Can you find the value of this function involving algebraic fractions for x=2000?
This article discusses how every Pythagorean triple (a, b, c) can be illustrated by a square and an L shape within another square. You are invited to find some triples for yourself.
This is the second of two articles and discusses problems relating to the curvature of space, shortest distances on surfaces, triangulations of surfaces and representation by graphs.
Here the diagram says it all. Can you find the diagram?
Suppose A always beats B and B always beats C, then would you expect A to beat C? Not always! What seems obvious is not always true. Results always need to be proved in mathematics.
If you think that mathematical proof is really clearcut and universal then you should read this article.
Janine noticed, while studying some cube numbers, that if you take three consecutive whole numbers and multiply them together and then add the middle number of the three, you get the middle number. . . .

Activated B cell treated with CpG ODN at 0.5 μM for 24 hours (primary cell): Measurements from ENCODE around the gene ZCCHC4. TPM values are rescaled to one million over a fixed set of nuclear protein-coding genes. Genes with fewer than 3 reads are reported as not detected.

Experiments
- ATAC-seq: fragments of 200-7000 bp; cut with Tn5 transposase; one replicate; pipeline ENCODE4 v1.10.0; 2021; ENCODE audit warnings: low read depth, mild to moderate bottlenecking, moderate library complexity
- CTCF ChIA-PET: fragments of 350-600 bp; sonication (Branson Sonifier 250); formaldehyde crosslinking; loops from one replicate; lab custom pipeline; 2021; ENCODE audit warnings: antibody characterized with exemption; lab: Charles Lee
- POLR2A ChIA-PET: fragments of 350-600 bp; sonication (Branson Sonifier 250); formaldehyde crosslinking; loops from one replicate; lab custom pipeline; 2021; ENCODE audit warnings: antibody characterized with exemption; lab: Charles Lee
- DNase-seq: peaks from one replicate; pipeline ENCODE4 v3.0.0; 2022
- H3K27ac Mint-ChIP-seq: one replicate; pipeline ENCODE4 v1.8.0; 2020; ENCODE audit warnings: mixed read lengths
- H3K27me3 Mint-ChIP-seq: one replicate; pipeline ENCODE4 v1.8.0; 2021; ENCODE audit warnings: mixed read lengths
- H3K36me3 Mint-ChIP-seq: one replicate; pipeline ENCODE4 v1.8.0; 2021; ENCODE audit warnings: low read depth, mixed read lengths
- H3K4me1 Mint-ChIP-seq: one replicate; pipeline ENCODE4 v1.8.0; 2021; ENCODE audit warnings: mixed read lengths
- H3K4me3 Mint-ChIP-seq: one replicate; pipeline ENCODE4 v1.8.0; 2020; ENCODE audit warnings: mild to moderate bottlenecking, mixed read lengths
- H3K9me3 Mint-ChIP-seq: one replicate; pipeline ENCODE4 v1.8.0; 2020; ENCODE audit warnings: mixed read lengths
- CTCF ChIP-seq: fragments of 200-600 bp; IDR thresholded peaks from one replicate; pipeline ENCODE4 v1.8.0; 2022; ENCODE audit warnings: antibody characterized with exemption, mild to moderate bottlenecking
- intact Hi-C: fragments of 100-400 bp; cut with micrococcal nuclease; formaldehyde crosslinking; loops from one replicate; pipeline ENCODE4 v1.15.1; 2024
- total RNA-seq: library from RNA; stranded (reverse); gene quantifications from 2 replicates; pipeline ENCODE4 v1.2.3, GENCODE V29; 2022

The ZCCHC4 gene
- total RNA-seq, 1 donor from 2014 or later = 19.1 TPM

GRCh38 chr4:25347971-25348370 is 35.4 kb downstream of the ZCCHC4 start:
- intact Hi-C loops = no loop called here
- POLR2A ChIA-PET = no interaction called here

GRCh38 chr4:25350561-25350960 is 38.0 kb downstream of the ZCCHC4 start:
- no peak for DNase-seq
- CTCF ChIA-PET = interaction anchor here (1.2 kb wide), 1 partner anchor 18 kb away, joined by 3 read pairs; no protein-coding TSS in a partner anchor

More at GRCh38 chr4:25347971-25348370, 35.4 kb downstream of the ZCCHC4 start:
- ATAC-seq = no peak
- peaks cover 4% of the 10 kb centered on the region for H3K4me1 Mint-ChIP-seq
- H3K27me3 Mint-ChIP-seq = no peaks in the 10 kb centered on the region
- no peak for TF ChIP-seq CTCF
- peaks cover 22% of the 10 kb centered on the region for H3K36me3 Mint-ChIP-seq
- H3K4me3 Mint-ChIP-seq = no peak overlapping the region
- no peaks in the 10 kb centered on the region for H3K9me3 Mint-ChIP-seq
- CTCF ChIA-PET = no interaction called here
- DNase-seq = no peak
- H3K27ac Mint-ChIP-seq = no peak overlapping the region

The sums of the squares of three related numbers is also a perfect square - can you explain why?
Find the positive integer solutions of the equation (1+1/a)(1+1/b)(1+1/c) = 2
The picture illustrates the sum 1 + 2 + 3 + 4 = (4 x 5)/2. Prove the general formula for the sum of the first n natural numbers and the formula for the sum of the cubes of the first n natural. . . .
Prove that, given any three parallel lines, an equilateral triangle always exists with one vertex on each of the three lines.
We continue the discussion given in Euclid's Algorithm I, and here we shall discover when an equation of the form ax+by=c has no solutions, and when it has infinitely many solutions.
In this 7-sandwich: 7 1 3 1 6 4 3 5 7 2 4 6 2 5 there are 7 numbers between the 7s, 6 between the 6s etc. The article shows which values of n can make n-sandwiches and which cannot.
By considering powers of (1+x), show that the sum of the squares of the binomial coefficients from 0 to n is 2nCn
Three points A, B and C lie in this order on a line, and P is any point in the plane. Use the Cosine Rule to prove the following statement.